Although the family was prepared to leave the country if the response to the book became too harsh, it never came to that. Even so, they decided to enroll in Colorado’s Address Confidentiality Program (ACP). The free, state-run program is designed primarily to protect victims of abuse, stalking, or sexual offenses. The program gives Vilar’s family a substitute address with accompanying mail-forwarding, to make their contact information unsearchable to the public. “Obviously, the publication of [Impossible Motherhood] roused fears we were not used to dealing with,” Vilar’s husband says. “But we handled them the same as we would handle any overwhelming period—by hunkering down together and doing the work necessary to get through it.” He notes how proud he is of his wife’s courage, despite the controversy the book created. “I was never opposed to her writing the book,” he says. “I believed she needed to write it, and that this was a book that truly needed to be out in the world.”

Vilar shopped Impossible Motherhood to 51 publishers before Judith Gurewich at the New York City–based Other Press bought its rights. “I’m a sociologist by training,” Gurewich says. “I thought it was an extraordinary situation. It was a curiosity.” Unfortunately, it earned more knee-jerk judgment than revenue; the book sold a miserable 4,000 copies in the United States. Gurewich made her money back by selling the foreign rights to Italy, France, Germany, and Australia. “People here are self-righteous,” Gurewich says. “The right and the left—neither one is particularly interested in reading; they’re just interested in debating. And I think people are much less squeamish in Europe than in the United States.”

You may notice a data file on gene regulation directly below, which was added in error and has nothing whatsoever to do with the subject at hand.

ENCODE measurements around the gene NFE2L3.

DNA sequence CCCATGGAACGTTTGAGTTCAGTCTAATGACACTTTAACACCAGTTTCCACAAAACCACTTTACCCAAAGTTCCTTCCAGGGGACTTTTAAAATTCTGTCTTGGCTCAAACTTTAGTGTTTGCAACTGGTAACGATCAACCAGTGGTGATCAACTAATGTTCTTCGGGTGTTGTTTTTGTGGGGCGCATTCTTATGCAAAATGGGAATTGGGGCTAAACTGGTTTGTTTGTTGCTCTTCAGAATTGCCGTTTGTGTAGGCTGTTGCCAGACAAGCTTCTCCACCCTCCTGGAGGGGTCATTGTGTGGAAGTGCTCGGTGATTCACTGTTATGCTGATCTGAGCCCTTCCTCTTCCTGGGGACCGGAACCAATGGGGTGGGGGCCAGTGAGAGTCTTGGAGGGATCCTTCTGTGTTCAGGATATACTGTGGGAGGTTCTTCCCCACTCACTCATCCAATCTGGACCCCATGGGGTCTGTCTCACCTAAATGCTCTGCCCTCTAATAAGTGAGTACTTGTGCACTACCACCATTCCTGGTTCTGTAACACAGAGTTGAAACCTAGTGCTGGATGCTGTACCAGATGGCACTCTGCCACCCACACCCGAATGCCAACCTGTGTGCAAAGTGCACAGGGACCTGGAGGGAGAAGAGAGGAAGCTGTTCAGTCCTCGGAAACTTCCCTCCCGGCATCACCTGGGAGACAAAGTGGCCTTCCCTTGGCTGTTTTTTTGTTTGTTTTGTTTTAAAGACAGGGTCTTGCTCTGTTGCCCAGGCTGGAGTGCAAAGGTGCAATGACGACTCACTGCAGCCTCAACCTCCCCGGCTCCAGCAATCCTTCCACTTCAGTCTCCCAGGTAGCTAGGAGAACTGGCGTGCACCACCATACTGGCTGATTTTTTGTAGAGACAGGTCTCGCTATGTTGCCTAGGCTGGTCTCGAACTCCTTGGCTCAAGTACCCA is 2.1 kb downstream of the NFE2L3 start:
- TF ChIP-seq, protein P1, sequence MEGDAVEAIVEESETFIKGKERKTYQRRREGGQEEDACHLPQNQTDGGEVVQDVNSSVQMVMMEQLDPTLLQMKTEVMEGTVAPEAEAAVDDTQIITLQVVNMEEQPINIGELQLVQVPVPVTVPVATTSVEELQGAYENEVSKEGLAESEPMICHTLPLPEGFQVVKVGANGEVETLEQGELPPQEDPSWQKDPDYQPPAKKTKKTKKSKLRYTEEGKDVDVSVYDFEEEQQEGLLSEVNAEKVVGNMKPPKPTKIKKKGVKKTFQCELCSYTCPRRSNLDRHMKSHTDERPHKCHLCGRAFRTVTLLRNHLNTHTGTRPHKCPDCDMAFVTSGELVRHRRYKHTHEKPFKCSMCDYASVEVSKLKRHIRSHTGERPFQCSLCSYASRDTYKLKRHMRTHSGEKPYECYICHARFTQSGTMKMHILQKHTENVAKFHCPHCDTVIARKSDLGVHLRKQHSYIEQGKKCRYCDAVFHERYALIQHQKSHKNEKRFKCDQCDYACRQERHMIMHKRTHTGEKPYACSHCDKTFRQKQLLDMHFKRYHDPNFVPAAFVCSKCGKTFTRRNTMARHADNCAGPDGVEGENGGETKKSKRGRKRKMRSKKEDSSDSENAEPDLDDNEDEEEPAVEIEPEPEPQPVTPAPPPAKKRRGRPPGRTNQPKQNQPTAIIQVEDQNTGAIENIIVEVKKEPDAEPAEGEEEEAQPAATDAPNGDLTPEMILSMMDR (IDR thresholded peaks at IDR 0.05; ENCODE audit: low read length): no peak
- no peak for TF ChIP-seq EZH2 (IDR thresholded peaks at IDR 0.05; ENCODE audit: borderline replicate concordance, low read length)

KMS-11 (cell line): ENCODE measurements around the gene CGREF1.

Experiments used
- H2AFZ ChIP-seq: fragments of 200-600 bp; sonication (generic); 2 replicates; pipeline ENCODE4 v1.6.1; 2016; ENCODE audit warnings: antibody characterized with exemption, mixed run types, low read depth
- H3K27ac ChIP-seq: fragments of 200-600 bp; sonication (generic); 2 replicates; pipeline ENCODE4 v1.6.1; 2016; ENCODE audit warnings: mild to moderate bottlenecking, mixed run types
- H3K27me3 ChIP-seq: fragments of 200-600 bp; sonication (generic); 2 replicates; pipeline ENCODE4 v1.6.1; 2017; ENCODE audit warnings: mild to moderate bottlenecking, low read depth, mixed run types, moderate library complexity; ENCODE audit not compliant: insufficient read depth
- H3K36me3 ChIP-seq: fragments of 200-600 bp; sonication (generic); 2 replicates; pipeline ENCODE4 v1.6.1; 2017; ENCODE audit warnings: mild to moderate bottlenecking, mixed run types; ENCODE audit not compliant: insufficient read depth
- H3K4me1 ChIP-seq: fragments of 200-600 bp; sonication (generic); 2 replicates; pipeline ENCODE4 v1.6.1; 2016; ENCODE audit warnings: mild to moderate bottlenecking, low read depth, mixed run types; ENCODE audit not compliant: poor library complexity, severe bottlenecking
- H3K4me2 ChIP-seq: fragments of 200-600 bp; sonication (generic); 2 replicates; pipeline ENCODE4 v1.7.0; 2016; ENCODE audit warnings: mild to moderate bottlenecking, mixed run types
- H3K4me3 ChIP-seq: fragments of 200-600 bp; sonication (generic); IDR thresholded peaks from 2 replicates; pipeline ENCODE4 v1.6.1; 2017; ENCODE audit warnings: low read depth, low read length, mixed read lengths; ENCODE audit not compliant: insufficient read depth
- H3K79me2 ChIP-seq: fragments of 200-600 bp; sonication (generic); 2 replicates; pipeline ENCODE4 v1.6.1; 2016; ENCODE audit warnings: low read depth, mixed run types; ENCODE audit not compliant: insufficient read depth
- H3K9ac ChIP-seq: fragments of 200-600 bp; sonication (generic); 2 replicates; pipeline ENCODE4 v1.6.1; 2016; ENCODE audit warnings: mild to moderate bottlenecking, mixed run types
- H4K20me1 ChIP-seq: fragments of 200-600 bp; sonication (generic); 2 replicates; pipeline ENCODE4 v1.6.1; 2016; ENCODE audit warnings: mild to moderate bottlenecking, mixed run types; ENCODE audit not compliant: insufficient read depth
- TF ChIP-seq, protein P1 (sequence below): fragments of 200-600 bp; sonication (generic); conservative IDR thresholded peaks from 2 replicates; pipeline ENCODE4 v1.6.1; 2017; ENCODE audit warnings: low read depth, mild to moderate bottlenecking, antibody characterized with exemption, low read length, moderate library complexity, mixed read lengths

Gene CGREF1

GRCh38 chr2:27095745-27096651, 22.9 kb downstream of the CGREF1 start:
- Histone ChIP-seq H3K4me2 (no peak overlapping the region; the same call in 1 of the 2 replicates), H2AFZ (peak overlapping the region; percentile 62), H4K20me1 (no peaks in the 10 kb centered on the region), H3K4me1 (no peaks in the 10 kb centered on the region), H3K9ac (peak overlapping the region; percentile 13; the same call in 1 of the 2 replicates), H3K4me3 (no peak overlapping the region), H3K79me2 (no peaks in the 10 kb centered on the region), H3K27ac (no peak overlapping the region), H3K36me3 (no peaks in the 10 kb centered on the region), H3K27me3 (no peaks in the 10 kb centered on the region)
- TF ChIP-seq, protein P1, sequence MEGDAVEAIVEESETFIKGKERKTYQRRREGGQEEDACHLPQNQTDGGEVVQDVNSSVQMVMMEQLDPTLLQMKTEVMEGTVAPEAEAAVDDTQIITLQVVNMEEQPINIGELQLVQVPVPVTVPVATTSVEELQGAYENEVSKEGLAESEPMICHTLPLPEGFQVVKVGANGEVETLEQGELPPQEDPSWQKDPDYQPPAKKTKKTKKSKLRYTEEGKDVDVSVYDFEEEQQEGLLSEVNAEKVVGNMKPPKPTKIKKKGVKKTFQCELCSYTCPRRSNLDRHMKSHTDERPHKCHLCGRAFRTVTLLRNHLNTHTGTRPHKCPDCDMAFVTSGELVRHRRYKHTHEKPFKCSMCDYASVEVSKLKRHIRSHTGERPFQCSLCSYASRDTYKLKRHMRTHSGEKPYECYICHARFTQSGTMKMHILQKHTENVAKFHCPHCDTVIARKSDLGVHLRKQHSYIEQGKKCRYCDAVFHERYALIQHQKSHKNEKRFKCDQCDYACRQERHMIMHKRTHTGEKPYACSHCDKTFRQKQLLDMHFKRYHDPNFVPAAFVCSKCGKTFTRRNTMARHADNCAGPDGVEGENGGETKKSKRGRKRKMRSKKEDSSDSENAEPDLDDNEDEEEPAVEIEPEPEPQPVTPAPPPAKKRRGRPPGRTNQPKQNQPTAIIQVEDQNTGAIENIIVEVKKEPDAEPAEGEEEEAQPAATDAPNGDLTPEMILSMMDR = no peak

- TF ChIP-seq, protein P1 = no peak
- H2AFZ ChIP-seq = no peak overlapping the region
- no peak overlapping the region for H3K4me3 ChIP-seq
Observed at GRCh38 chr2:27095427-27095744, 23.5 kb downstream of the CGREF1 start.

Gurewich says she publishes books more for their human-interest potential than for their profitability. This hasn’t kept her from second-guessing Impossible Motherhood. She wonders if she should have considered a less provocative cover image or a less jarring subtitle. “She has absolutely no addiction to abortion,” Gurewich says, “but she felt incapable of relinquishing control. And I think she still does.” She’s unsure whether The Middle of the Night will show that Vilar has left her control issues behind. “I haven’t contracted her next book yet, but I certainly have an option,” Gurewich says. “I’ll be very curious if her relationship with authority has changed. I have no idea what the outcome of the book will be, and I’m reserving judgment.”